Figures 7, 8 and 9 show the ΔQbin threshold for each quadrupole component as a function of volume for the 4.18 billion 3-D neighbors. Note that, since PubChem regularly gets additional new unique content from its contributors, there is always a possibility that the 3-D neighboring of these new records may identify previously unseen cases of ΔQbin threshold. If we use these ΔQbin threshold maps [see panels (a) and (b) of Figures 7, 8 and 9] as a filter during neighboring, we would preclude those 3-D neighbors. Therefore, we modified the maps [see panels (c) and (d) of Figures 7, 8 and 9], as described in the "Materials and Methods" section, to extend ΔQbin difference values or to add neighboring bins where no population is found in an attempt to mitigate any such issues in the fringe regions on the maps.
These modified ΔQbin threshold maps are designated as quadrupole filters. For simplicity, we name these filters with a capital letter "F" followed by a subscript, which represents one of the quadrupole components, and a superscript, which represents the type of volume involved. For example, filter "" indicates that the Q x filter generated with the analytic volume, V an .
Given that these quadrupole filters were built using an existing set of 3-D neighbor cases, one needs to validate the extent of their efficacy. To do so, a 13.2 billion molecule conformer pair test set not considered as a part of the original 3-D neighboring training set, is utilized (see the "Materials and Methods" section). After computing the ST scores for the 13.2 billion pairs, the fraction of 3-D neighbors and non-neighbors, which would have been pre-screened if the quadrupole filters were applied, is summarized in Table 3.
Of the three volume types utilized, the monopole-based quadrupole filters, Fmp, is arguably the best. Filter removed 4.78 billion pairs (36.3%), while incurring a loss of only 30 out of 24 million "potential" neighbors. [Note that the definition of a PubChem 3-D neighbor involves feature similarity as well as shape similarity, while the quadrupole filters deal only with shape similarity. As such, the 30 pairs filtered out had a ST score sufficient to be a 3-D neighbor, making it a "potential" 3-D neighbor.] The false negative count of 30 removed by is negligible, but does show that use of such a filter will result in precluding some potential 3-D neighbors in its use, in this case at a rate of 1 in 800,000.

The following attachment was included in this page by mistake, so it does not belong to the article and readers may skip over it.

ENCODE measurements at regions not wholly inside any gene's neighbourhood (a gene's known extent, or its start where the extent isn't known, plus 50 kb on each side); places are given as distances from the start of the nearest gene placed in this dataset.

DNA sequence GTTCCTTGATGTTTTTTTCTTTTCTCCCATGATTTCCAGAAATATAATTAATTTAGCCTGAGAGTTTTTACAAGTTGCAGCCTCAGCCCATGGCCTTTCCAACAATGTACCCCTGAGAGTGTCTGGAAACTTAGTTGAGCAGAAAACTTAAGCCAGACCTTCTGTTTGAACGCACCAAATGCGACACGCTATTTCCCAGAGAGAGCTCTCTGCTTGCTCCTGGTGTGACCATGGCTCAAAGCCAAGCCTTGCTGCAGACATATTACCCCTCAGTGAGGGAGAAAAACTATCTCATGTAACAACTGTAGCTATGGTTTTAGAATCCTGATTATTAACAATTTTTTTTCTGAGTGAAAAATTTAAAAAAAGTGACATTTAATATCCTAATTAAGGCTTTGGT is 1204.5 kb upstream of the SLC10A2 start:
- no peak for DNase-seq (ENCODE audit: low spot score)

Filters and are not as efficient as , but could still filter out 3.92 billion pairs (29.8%), and 3.59 billion pairs (27.3%), respectively, when considered individually. If the three Fmp filters are used in a series (denoted as , and applied one after the other), 5.33 billion pairs (40.4%) could be removed with a loss of only 32 potential neighbors. Filter Fso showed similar performance to Fmp, but it filtered out more potential neighbors (288 for versus 32 for ) and removed slightly fewer non-neighbors (39.1% for versus 40.4% for ). The Fan filters showed the least loss of potential neighbors (4 for versus 32 for ), but also removed the least non-neighbors (29.0% for versus 40.4% for ).
Effects of the ST threshold for PubChem 3-D neighboring upon the efficiency of the quadrupole filters were also investigated by generating a set of quadrupole filters, each using a different ST threshold, ranging from 0.80 to 0.99 with an increment of 0.01. As shown in Figure 10, the fraction of molecule pairs filtered increases almost linearly as a function of the ST threshold. For the entire ST range tested, the and filters showed better efficiencies than the filter.
3. Application of 3-D neighbor filters using quadrupole moment differences
Given that filtering conformer pairs using steric shape quadrupoles is effective with minimal loss of potential 3-D neighbors, a "real world" test is made with to see how use of these filters in the context of PubChem 3-D neighboring improves throughput. To achieve this, comparison is made to earlier benchmarks  whereby a set of known drugs and other molecules of keen biomedical interest are neighbored against the 3-D contents of PubChem. Table 4 and Table 5 summarize the results of these tests.
Considering PubChem 3-D neighboring is a precomputed similarity search, one can see that the neighboring throughput improvements using are substantial, with an average improvement of 31% across the range of conformer counts per compound. Perhaps surprising is that the filtering removes only 7% of the conformer pairs, yet achieves a 31% neighboring throughput improvement. This emphasizes the dramatic cost/benefit difference between the computation necessary to achieve the 7% reduction versus what is expended in its absence.